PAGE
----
Eat your heart out! Story of a feeding frenzy
A humpback whale lunge-feeds on fish close to Sirocco
It was as if a dinner invitation had been sent out to all species in the Mingan-Anticosti region of the Saint Lawrence.
It had been a windy couple of weeks, forcing us to stay on solid ground. It was, therefore, with excitement and eagerness that we left the port of Ekuanitshit (the indigenous name for Mingan) that morning, our two boats taking a Southeastern course between the Mingan Islands.
The day began much like our previous trips -- without much sign of life apart from a few grey seals that surfaced to breathe and watch us as we passed. It was not until we approached Anticosti that we saw the first blows. Four fin whales were relaxing in the same area, but they didn’t give us much to photograph, barely lifting their dorsal fins from the water. The increasingly thick cloud coverage also rendered our photos of their “chevrons” (the distinct pigmentation on fin whales, located on the right side, just behind their heads) less and less useful for photo-identification. It was time to continue our route, this time towards the West.
Mistral's team attempts to photo-identify the fin whales.
The two boats took a similar course, separated by two nautical miles. While Mistral continued its course, devoid of blows, the team on Sirocco encountered a couple of solitary fin whales along the way. Yet the previous scenario repeated itself: the spouts were difficult to see due to haze and dark skies.
Later on, the team aboard Mistral contacted Sirocco over the radio: “We found some whales. If you don’t have any whales in your area, we suggest that you join us here, if you would like.”. So, the team on Sirocco started out towards Mistral’s position, stopping periodically to photograph fin whales scattered along the Anticosti coast.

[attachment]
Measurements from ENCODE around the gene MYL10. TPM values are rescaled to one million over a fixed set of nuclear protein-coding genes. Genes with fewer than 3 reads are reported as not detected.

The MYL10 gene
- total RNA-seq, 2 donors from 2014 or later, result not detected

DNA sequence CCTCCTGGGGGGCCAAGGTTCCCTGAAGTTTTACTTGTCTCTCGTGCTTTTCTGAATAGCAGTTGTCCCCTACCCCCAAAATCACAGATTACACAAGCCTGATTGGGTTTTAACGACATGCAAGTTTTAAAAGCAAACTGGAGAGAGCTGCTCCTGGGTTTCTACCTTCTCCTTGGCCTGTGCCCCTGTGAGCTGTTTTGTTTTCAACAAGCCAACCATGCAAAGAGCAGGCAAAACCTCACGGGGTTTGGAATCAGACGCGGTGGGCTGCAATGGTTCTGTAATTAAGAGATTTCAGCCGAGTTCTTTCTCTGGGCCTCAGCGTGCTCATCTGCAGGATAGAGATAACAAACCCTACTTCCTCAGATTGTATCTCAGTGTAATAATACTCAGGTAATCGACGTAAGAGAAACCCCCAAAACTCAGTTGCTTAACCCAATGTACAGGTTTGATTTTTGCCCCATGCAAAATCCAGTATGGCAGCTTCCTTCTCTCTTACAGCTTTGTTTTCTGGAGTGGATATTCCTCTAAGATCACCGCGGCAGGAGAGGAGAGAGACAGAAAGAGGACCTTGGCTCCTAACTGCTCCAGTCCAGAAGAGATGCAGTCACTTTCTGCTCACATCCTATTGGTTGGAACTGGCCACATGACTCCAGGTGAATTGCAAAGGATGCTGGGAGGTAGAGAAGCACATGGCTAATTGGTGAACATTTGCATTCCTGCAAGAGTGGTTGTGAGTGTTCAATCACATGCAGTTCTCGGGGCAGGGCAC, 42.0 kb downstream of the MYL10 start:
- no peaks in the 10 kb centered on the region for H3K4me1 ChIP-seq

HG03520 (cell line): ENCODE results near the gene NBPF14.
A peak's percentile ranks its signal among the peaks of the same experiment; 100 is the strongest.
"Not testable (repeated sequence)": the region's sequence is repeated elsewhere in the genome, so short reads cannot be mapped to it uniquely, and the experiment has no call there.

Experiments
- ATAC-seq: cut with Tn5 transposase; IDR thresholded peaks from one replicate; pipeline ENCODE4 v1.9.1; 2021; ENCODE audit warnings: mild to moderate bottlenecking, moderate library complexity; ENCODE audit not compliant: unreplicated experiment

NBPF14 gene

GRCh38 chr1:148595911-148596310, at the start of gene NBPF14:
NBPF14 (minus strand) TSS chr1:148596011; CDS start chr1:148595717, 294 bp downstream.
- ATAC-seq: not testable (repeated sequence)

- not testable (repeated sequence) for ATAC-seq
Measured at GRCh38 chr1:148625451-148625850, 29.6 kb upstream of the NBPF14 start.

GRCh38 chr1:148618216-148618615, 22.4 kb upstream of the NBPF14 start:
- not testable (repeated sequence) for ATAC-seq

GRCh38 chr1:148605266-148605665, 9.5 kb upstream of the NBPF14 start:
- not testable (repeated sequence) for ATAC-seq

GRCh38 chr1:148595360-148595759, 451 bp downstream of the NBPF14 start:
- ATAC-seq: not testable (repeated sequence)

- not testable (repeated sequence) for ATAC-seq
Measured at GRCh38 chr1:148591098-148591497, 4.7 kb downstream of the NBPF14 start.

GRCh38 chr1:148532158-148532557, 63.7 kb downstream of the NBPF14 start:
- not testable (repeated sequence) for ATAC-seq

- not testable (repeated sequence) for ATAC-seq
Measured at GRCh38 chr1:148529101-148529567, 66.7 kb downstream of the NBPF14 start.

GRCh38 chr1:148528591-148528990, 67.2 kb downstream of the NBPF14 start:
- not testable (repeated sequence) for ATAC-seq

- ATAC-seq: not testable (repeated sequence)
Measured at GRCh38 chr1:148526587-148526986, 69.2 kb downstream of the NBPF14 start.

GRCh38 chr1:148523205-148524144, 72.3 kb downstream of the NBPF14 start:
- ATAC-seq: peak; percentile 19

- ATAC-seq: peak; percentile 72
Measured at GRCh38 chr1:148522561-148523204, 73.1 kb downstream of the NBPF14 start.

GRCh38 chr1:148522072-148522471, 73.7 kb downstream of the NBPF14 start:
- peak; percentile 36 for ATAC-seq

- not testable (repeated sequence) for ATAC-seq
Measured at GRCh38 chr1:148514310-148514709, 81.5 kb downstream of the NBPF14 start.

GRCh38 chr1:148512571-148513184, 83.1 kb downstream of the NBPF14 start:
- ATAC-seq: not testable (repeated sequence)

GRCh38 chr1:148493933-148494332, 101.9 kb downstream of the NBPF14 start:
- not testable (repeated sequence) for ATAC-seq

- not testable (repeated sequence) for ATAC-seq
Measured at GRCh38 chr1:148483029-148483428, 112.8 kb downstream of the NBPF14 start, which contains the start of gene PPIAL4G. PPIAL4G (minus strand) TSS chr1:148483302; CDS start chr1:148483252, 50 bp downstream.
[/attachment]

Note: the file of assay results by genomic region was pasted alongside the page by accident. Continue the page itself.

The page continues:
Once again Mistral came on the radio: “You should come here. Fast.”. The team on Sirocco stopped photographing the fin whales and changed course towards Mistral.
As soon as Sirocco arrived at Mistral’s location, it was easy to understand the urgency in their radio call. Mistral was in sight, a tiny spot on the horizon. It was then that we saw the spouts. One after another, jetting vertically into the air, all around Mistral. Then we saw them. Their huge, dark bodies propelled out of the water at the surface. This technique -- known as “lunge-feeding” -- is used by rorqual whales to feed. They launch their bodies at high speed towards a school of prey (fish or krill), opening their mouth wide at the last second, and engulfing an enormous amount of water and food, thanks to their large extensible ventral pouch. They then flush the water out through their baleen, harvesting prey as if through a colander.
A group of humpback whales lunge-feeding at the surface